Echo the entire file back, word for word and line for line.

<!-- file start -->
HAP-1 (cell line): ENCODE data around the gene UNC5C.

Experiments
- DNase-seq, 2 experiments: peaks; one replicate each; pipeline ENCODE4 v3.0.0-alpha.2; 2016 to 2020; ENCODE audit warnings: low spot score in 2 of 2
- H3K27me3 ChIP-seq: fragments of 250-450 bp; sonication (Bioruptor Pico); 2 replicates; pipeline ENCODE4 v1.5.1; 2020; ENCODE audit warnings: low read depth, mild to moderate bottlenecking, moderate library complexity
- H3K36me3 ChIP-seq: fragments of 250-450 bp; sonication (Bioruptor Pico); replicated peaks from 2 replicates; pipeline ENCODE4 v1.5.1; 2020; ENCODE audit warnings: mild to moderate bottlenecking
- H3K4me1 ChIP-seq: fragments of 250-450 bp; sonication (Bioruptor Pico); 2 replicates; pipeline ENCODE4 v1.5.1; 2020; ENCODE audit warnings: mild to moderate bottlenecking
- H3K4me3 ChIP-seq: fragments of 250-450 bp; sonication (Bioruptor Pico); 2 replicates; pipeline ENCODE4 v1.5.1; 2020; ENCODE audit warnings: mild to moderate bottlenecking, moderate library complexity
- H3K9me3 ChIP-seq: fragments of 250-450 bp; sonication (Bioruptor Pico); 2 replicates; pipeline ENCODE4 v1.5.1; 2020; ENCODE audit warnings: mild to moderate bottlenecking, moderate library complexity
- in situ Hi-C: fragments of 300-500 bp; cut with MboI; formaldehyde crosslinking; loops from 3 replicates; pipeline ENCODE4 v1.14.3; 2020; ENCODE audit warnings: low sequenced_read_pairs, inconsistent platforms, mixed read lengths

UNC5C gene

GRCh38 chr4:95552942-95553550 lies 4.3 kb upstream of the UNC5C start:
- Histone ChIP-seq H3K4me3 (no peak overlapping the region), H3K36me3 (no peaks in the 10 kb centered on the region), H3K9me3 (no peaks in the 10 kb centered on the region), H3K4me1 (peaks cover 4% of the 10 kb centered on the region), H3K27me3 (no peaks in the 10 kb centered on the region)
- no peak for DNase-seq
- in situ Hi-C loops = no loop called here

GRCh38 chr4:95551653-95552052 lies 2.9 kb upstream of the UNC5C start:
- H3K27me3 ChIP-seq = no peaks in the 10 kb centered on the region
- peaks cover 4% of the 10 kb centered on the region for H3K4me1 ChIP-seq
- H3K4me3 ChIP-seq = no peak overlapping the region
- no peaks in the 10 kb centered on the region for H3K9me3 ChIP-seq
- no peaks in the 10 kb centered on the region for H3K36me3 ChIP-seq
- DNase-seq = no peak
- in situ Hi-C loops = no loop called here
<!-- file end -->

HAP-1 (cell line): ENCODE data around the gene UNC5C.

Experiments
- DNase-seq, 2 experiments: peaks; one replicate each; pipeline ENCODE4 v3.0.0-alpha.2; 2016 to 2020; ENCODE audit warnings: low spot score in 2 of 2
- H3K27me3 ChIP-seq: fragments of 250-450 bp; sonication (Bioruptor Pico); 2 replicates; pipeline ENCODE4 v1.5.1; 2020; ENCODE audit warnings: low read depth, mild to moderate bottlenecking, moderate library complexity
- H3K36me3 ChIP-seq: fragments of 250-450 bp; sonication (Bioruptor Pico); replicated peaks from 2 replicates; pipeline ENCODE4 v1.5.1; 2020; ENCODE audit warnings: mild to moderate bottlenecking
- H3K4me1 ChIP-seq: fragments of 250-450 bp; sonication (Bioruptor Pico); 2 replicates; pipeline ENCODE4 v1.5.1; 2020; ENCODE audit warnings: mild to moderate bottlenecking
- H3K4me3 ChIP-seq: fragments of 250-450 bp; sonication (Bioruptor Pico); 2 replicates; pipeline ENCODE4 v1.5.1; 2020; ENCODE audit warnings: mild to moderate bottlenecking, moderate library complexity
- H3K9me3 ChIP-seq: fragments of 250-450 bp; sonication (Bioruptor Pico); 2 replicates; pipeline ENCODE4 v1.5.1; 2020; ENCODE audit warnings: mild to moderate bottlenecking, moderate library complexity
- in situ Hi-C: fragments of 300-500 bp; cut with MboI; formaldehyde crosslinking; loops from 3 replicates; pipeline ENCODE4 v1.14.3; 2020; ENCODE audit warnings: low sequenced_read_pairs, inconsistent platforms, mixed read lengths

UNC5C gene

GRCh38 chr4:95552942-95553550 lies 4.3 kb upstream of the UNC5C start:
- Histone ChIP-seq H3K4me3 (no peak overlapping the region), H3K36me3 (no peaks in the 10 kb centered on the region), H3K9me3 (no peaks in the 10 kb centered on the region), H3K4me1 (peaks cover 4% of the 10 kb centered on the region), H3K27me3 (no peaks in the 10 kb centered on the region)
- no peak for DNase-seq
- in situ Hi-C loops = no loop called here

GRCh38 chr4:95551653-95552052 lies 2.9 kb upstream of the UNC5C start:
- H3K27me3 ChIP-seq = no peaks in the 10 kb centered on the region
- peaks cover 4% of the 10 kb centered on the region for H3K4me1 ChIP-seq
- H3K4me3 ChIP-seq = no peak overlapping the region
- no peaks in the 10 kb centered on the region for H3K9me3 ChIP-seq
- no peaks in the 10 kb centered on the region for H3K36me3 ChIP-seq
- DNase-seq = no peak
- in situ Hi-C loops = no loop called here